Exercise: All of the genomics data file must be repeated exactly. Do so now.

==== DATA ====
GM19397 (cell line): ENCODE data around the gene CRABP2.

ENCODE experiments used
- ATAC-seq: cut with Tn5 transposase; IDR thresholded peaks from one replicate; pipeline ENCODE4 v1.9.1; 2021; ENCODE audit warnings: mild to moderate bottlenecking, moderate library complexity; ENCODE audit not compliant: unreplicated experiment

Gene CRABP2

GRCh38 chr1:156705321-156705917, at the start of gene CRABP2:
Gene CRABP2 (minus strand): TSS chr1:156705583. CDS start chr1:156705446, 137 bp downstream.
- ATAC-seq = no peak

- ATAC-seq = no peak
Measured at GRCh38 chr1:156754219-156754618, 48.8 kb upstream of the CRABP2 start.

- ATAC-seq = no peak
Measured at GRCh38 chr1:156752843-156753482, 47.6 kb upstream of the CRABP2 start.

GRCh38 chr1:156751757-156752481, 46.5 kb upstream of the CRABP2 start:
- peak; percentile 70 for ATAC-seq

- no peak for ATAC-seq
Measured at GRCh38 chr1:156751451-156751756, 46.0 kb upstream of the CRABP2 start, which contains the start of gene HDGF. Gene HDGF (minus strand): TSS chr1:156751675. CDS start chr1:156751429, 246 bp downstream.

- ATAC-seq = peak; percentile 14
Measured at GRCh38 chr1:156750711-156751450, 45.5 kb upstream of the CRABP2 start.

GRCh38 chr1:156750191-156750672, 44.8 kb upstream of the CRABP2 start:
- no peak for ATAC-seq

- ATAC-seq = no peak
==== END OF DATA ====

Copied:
GM19397 (cell line): ENCODE data around the gene CRABP2.

ENCODE experiments used
- ATAC-seq: cut with Tn5 transposase; IDR thresholded peaks from one replicate; pipeline ENCODE4 v1.9.1; 2021; ENCODE audit warnings: mild to moderate bottlenecking, moderate library complexity; ENCODE audit not compliant: unreplicated experiment

Gene CRABP2

GRCh38 chr1:156705321-156705917, at the start of gene CRABP2:
Gene CRABP2 (minus strand): TSS chr1:156705583. CDS start chr1:156705446, 137 bp downstream.
- ATAC-seq = no peak

- ATAC-seq = no peak
Measured at GRCh38 chr1:156754219-156754618, 48.8 kb upstream of the CRABP2 start.

- ATAC-seq = no peak
Measured at GRCh38 chr1:156752843-156753482, 47.6 kb upstream of the CRABP2 start.

GRCh38 chr1:156751757-156752481, 46.5 kb upstream of the CRABP2 start:
- peak; percentile 70 for ATAC-seq

- no peak for ATAC-seq
Measured at GRCh38 chr1:156751451-156751756, 46.0 kb upstream of the CRABP2 start, which contains the start of gene HDGF. Gene HDGF (minus strand): TSS chr1:156751675. CDS start chr1:156751429, 246 bp downstream.

- ATAC-seq = peak; percentile 14
Measured at GRCh38 chr1:156750711-156751450, 45.5 kb upstream of the CRABP2 start.

GRCh38 chr1:156750191-156750672, 44.8 kb upstream of the CRABP2 start:
- no peak for ATAC-seq

- ATAC-seq = no peak